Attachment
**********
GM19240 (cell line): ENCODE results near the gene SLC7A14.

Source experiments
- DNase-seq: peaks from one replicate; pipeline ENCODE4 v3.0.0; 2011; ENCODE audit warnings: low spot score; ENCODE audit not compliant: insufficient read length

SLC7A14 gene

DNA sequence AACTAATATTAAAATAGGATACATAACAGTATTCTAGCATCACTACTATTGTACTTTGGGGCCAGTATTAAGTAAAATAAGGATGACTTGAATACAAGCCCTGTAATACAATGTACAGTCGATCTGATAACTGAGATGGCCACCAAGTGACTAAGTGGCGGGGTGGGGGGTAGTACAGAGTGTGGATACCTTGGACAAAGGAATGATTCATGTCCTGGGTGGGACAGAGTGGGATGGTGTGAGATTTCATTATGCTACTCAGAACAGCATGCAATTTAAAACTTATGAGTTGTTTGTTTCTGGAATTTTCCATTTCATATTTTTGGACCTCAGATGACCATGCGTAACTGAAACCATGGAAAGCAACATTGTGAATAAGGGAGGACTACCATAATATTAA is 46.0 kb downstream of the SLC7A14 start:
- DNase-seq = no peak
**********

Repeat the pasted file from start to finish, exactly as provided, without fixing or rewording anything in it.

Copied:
GM19240 (cell line): ENCODE results near the gene SLC7A14.

Source experiments
- DNase-seq: peaks from one replicate; pipeline ENCODE4 v3.0.0; 2011; ENCODE audit warnings: low spot score; ENCODE audit not compliant: insufficient read length

SLC7A14 gene

DNA sequence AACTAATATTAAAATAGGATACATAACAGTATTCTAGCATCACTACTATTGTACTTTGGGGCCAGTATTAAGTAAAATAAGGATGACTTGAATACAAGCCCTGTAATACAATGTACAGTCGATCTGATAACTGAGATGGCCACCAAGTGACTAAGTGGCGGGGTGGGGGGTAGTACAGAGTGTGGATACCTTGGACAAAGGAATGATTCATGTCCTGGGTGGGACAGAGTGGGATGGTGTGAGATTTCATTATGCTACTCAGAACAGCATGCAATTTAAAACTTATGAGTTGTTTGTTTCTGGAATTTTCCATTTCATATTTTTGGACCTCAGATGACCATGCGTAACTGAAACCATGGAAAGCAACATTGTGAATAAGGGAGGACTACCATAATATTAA is 46.0 kb downstream of the SLC7A14 start:
- DNase-seq = no peak